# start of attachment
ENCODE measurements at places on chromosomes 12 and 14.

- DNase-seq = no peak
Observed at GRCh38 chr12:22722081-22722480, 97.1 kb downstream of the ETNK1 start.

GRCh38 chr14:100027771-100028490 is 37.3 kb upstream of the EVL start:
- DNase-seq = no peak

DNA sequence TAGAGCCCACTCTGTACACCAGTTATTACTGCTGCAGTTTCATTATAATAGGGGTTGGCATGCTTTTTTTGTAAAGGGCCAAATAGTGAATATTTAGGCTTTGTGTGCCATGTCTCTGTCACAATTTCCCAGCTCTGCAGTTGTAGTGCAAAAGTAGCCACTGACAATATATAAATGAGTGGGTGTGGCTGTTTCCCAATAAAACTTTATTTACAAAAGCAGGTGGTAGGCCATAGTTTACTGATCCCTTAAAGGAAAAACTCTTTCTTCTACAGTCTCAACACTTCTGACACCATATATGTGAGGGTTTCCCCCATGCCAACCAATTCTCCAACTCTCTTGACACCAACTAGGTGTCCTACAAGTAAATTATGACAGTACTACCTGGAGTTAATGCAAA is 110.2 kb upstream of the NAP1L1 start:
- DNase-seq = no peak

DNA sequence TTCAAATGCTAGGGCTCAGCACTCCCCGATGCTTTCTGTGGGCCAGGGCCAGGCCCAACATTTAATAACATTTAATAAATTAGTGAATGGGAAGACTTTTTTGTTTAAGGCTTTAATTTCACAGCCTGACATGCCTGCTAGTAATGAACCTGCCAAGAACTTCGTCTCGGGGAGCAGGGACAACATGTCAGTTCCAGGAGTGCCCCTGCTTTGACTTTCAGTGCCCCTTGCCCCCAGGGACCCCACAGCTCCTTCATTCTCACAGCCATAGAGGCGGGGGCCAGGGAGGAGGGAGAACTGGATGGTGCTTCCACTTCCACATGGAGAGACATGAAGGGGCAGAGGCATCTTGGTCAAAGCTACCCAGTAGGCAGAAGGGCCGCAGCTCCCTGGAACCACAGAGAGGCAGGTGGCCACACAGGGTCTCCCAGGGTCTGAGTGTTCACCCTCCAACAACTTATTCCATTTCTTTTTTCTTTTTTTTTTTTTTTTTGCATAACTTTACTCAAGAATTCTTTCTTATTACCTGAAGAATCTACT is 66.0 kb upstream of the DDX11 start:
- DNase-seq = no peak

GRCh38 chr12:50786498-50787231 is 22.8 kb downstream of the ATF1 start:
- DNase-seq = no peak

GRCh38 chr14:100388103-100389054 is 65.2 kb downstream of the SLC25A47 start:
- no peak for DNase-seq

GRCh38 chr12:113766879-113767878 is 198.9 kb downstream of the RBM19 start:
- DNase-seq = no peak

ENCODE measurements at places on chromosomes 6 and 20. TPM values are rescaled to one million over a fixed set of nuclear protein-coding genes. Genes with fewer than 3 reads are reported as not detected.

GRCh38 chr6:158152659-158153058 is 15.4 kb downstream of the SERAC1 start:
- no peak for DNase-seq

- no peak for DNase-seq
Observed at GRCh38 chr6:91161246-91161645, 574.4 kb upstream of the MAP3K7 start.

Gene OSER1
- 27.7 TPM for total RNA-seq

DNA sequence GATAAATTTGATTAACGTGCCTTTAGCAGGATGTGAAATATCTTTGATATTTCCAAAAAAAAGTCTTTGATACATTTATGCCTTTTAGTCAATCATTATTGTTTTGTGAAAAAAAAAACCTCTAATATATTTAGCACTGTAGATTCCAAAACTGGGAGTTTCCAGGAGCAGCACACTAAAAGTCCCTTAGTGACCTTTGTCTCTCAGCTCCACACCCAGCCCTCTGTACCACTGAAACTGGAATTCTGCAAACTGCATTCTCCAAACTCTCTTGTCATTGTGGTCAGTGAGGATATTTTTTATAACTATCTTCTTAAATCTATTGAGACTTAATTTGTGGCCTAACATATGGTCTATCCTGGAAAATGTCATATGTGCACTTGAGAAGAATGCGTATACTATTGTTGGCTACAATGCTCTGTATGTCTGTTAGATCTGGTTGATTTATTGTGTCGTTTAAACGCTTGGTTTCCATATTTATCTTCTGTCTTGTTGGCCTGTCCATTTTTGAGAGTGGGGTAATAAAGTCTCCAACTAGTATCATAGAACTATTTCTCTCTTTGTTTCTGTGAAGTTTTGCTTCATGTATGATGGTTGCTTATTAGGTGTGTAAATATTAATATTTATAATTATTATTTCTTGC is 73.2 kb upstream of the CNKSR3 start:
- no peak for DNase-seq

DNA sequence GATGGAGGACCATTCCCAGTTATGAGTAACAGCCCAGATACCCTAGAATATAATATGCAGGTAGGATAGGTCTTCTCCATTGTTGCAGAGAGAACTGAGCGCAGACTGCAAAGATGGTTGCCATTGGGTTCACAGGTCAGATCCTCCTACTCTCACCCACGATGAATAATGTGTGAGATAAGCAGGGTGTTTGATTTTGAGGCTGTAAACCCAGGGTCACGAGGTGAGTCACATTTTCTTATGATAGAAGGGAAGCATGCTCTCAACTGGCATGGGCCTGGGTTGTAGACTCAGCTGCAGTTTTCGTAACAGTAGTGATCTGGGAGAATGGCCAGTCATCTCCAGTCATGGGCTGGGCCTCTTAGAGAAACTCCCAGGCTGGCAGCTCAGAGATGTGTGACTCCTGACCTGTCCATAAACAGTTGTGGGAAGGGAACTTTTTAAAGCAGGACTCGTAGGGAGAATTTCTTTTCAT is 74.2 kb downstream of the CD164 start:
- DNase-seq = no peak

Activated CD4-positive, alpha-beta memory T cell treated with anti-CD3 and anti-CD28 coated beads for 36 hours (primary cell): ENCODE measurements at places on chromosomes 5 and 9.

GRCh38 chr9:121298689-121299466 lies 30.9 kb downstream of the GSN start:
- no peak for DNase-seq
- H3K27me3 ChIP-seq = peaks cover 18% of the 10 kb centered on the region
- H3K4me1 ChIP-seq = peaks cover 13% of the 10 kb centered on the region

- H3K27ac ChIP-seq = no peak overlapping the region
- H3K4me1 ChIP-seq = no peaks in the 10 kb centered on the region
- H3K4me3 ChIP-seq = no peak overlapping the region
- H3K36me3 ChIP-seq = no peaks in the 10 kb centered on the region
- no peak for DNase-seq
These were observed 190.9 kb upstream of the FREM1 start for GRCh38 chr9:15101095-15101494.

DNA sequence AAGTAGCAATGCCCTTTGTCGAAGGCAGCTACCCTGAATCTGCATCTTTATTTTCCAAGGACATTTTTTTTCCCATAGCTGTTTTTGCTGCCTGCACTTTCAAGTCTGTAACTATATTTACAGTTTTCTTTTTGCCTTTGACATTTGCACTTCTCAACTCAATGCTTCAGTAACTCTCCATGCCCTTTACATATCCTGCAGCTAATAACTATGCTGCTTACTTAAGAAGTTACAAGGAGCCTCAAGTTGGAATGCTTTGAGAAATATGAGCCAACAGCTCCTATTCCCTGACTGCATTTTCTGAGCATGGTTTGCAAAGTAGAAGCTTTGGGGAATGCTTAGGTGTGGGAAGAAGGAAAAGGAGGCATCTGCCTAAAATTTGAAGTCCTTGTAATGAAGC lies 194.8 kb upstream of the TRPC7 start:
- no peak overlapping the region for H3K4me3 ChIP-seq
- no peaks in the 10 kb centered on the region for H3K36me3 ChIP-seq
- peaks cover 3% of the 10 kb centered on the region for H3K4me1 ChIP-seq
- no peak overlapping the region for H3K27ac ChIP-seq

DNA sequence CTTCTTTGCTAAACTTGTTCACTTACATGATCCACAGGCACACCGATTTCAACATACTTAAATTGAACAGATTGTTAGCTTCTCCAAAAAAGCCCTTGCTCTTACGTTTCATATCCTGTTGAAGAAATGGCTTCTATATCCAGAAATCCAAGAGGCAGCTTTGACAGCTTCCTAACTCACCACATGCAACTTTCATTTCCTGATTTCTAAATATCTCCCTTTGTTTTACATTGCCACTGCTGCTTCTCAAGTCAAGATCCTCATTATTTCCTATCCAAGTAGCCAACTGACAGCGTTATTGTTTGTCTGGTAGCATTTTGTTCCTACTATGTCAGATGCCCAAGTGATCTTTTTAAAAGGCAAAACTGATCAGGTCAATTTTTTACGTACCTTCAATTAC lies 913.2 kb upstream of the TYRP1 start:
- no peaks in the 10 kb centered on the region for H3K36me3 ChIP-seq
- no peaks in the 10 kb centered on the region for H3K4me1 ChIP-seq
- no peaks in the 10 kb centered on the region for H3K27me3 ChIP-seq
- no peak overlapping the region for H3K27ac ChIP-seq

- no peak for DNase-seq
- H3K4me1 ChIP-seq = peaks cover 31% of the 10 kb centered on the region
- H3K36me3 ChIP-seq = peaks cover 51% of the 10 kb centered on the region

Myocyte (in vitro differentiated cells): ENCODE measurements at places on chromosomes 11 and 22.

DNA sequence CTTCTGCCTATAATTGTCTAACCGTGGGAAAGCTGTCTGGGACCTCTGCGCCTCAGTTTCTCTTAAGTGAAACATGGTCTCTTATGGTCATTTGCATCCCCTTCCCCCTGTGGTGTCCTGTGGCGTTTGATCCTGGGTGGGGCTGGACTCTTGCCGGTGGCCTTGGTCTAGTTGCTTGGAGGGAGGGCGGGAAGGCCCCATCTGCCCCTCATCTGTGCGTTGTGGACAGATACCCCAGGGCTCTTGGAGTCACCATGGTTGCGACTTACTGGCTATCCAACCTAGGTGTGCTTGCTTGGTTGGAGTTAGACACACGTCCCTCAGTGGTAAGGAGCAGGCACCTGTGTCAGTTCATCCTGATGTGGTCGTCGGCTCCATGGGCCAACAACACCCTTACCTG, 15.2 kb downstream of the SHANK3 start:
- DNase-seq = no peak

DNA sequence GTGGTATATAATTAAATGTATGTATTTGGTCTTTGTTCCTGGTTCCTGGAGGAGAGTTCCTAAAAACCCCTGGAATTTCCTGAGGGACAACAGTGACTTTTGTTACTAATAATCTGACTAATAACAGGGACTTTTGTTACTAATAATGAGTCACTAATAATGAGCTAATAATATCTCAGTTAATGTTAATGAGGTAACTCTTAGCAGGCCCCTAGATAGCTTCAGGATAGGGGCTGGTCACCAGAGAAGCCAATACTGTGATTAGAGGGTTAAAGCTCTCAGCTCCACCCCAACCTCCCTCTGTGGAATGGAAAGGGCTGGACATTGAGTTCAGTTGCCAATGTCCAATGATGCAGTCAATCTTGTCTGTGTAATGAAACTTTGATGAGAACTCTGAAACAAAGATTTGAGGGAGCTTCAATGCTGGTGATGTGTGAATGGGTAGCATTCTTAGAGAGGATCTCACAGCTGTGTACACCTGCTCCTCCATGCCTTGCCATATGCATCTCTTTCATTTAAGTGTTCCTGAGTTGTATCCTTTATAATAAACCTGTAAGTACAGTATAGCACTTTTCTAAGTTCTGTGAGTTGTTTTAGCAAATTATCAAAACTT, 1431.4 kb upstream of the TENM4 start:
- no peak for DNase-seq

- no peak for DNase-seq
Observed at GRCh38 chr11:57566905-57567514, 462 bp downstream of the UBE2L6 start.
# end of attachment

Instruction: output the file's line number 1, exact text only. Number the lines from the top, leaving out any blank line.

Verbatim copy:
ENCODE measurements at places on chromosomes 12 and 14.